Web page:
There are several so-called theories of acids and bases, but they are not really theories but merely different definitions of what we choose to call an acid or a base. Since it is only a matter of definition, no theory is more right or wrong than any other, and we use the most convenient theory for a particular chemical situation. So before we talk of strength of acids and bases, we need to know several theories.
Modern Concepts of Acids and Bases :
Following are the important modern concept of acids and bases:
Arrhenius Concept – The Water Ion System
According to this concept, an acid is any hydrogen containing compound which gives H+ ions in aqueous solution and a base which gives OH– ions in aqueous solution. The HCl is an acid and NaOH is a base and the neutralisation process can be represented by a reaction involving the combination of H+ and OH– ions to form H2O.
NaOH ⇔ Na+ + OH–
H+ + OH– → H2O
(i) Since the reaction representing neutralisation process involves the combination of H+ and OH– ions, the approximately constant molar heat of neutralisation would be expected. Thus the constant heat of neutralisation of a strong acid by a strong base is readily understandable in terms of this concept.
(ii) This concept has offered a means of correlating catalytic behaviour with the concentration of the H+ion.
(i) The acid or base property of a substance was not inherent in it, but was dependent on the presence of water. According to this concept, HCl is regarded as an acid only when dissolved in H2O and not in some other solvent such as C6H6 or when it exists in the gaseous form.
(ii) The neutralisation process is limited to those reactions which can occur in aqueous solution only, although reactions involving salt formation do occur in many other solvents and even in the absence of solvents.
(iii) It cannot explain the acidic character of certain salts such as AlCl3 in aqueous solution.
Bronsted – Lowry Theory The Proton – donor – Acceptor System
Bronsted and Lowry in 1923 independently proposed a more general definition of acids and bases. According to them, an acid is defined as any hydrogen containing material (a molecule or a cation or an anion) that can release a proton (H+) to any other substance, whereas a base is any substance (a molecule or a cation or an anion) that can accept a proton from any other substance. In short, an acid is a proton -donor and a base is a proton – acceptor.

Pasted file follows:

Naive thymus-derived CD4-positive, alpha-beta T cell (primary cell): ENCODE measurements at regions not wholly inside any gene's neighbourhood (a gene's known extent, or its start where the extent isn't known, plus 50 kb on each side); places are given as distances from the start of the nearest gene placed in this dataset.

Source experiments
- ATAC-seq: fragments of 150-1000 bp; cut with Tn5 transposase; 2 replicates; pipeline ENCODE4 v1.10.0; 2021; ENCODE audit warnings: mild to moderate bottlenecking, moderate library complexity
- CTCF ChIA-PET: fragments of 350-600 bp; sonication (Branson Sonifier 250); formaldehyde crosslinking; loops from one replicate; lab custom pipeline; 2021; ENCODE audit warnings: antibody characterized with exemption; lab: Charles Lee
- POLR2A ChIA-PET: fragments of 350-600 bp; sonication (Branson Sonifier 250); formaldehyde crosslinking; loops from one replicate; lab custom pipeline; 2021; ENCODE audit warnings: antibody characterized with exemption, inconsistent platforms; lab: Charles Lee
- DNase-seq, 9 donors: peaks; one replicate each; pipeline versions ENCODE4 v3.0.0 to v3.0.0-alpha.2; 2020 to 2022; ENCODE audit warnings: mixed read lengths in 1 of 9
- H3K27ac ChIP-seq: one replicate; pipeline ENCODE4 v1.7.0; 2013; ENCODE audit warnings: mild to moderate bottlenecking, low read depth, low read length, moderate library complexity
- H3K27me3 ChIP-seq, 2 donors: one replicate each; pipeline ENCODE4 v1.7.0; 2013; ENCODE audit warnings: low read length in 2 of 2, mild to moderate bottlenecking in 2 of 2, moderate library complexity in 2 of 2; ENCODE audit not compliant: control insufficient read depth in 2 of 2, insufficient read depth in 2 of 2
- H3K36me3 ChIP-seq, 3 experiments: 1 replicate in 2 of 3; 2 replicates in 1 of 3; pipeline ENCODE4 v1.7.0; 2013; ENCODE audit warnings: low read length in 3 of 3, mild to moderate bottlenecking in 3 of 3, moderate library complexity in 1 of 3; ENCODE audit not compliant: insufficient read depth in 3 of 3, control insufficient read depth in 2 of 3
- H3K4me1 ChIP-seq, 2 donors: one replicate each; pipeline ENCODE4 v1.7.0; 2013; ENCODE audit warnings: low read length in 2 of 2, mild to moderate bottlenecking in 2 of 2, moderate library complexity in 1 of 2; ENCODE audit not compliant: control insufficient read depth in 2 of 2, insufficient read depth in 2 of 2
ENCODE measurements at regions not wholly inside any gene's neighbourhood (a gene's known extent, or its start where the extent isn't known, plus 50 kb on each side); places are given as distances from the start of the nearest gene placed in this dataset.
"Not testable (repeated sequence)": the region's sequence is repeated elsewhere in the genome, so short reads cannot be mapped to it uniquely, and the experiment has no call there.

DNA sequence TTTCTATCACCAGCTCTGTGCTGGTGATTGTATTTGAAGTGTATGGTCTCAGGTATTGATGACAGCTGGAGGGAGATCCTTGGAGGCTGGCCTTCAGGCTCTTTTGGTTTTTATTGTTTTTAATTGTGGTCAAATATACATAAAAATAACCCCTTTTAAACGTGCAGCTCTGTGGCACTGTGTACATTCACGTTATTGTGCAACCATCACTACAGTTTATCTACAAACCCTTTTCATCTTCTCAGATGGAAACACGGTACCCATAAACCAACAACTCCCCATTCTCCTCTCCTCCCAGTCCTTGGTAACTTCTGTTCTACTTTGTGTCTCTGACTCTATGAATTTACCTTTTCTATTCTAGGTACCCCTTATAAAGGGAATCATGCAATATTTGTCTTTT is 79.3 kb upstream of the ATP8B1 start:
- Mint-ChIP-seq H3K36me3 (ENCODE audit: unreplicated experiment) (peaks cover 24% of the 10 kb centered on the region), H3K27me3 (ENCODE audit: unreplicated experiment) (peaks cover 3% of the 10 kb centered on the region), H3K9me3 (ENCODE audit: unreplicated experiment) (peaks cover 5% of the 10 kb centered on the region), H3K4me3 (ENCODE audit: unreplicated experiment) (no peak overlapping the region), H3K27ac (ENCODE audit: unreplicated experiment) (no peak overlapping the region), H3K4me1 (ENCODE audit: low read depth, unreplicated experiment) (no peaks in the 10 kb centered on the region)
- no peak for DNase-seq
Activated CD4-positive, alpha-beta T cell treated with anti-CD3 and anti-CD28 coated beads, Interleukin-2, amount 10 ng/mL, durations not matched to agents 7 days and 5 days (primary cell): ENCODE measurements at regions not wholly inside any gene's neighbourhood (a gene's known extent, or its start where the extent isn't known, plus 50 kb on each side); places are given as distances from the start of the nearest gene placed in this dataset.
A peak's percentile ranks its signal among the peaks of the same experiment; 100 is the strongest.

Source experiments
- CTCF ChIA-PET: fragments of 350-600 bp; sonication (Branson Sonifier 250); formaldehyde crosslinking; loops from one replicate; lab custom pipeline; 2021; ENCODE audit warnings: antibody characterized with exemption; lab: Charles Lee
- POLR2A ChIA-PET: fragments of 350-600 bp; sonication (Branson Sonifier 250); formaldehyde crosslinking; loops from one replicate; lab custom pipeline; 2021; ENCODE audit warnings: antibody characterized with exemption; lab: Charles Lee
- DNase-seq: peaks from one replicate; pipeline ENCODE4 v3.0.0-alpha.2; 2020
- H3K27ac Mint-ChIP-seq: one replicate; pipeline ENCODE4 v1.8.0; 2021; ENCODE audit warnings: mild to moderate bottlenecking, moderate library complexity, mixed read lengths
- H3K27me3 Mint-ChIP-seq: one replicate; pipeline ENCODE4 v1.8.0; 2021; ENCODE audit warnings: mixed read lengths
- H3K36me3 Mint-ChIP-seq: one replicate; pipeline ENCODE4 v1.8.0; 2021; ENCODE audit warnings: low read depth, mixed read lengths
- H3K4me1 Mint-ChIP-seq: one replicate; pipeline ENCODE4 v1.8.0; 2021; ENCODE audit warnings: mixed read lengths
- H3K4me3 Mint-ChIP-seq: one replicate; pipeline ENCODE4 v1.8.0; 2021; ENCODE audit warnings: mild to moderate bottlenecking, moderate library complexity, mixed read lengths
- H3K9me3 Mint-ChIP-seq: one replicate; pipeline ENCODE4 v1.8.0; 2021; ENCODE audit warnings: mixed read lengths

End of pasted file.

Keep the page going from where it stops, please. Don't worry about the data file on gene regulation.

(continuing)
Conjugate Acid – Base Pairs :
Consider a reaction
Acid1 Base2 Acid2 Base1
H2O + NH3 ⇔ H3O+ OH–
In this reaction HCl donates a proton to H2O and is, therefore an acid. Water, on the other hand, accepts a proton from HCl, and is, therefore, a base. In the reverse reaction which at equilibrium proceeds at the same rate as the forward reaction, the H3O+ ions donates a proton to Cl– ion, hence H3O+, ion is an acid. Cl– ion, because it accepts a proton from H3O+ ion, is a base. Acid base pairs such as.
the members of which can be formed from each other mutually by the gain or loss of proton are called conjugate acid – base pairs.
If in the above reaction, the acid HCl is labelled Acid1 and its conjugate base viz. Cl– as Base1 and further, if H2O is designated Base2 and its conjugate acid viz. H3O+ as Acid2, the equilibrium can be represented by a general equation.
This is the fundamental equation representing the relationship between an acid and a base on the basis of Bronsted concept. Thus on the basis of this concept Acid1 and Base1 form one conjugate acid-base pair and Acid2 and Base2 form another conjugate acid-base pair
Axioms of the Bronsted concept & position of equilibrium in acid-base reactions
HCl + H2O ⇔ H3O+ + Cl–
In the equilibrium mixture two acid HCl and H3O+ ion are competing to donate protons to a base.
Since HCl wins, it is the stronger acid. Similarly two bases, H2O and Cl– ion, are competing to accept protons.
Here H2O is the stronger base. It will be seen that the stronger acid, HCl, has the weaker conjugate base Cl– ion and the stronger base, H2O, has weaker conjugate acid, H3O+ ion.
The stronger acid and weaker base form one conjugate acid – base pair and weaker acid and stronger base form another conjugate acid base pair. It is quite evident that HClO4 is the strongest acid; its conjugate base ion, is consequently the weakest base. CH4 and H2 are the weakest acids; their conjugate bases, ion and H– ion respectively, are consequently the strongest bases.
As a stronger acid, HCl is highly ionised even in concentrated aqueous solution. At equilibrium, the above reaction proceeds to the right, with most of HCl ionised to form H3O+ and Cl– ions. This fact can be illustrated by using arrows of unequal length to designate the forward and reverse reactions respectively. Thus.
Stronger acid + Stronger Base <=> Weaker acid + Weaker Base
HCl + H2O <=> H3O+ + Cl– ……(1)
The longer arrow indicates that the position of equilibrium lies to the right.
In the ionisation of CH3COOH in H2O, equilibrium is reached when the reaction has proceeded to the right only to slight extent, with only a small fraction of the CH3COOH present in the form of ions.
Weaker acid + Weaker base <=> Stronger acid + Stronger base
CH3COOH + H2O <=> H3O+ + CH3COO– ….. (2)
Here the longer arrow indicates that the position of equilibrium lies to the left.
Evidently H3O+ ion in equilibrium (2) is a stronger acid and CH3COO– ion is a stronger base. It is also evident that the stronger acid H3O+ ion has the weaker conjugate base, H2O and the stronger base, CH3COO– has the weaker conjugate acid, CH3COOH.
We thus see that all the proton transfer reactions (i.e., protolysis reactions) run down hill to form predominantly the weaker acid and the weaker base.
Also Read :
| Relative Strengths of Acids & Bases
Levelling effect , levelling & differentiating solvents
General theory of solvent system
Hard and Soft Acids and Bases
Origin of Acidity & Basicity in Organic Compounds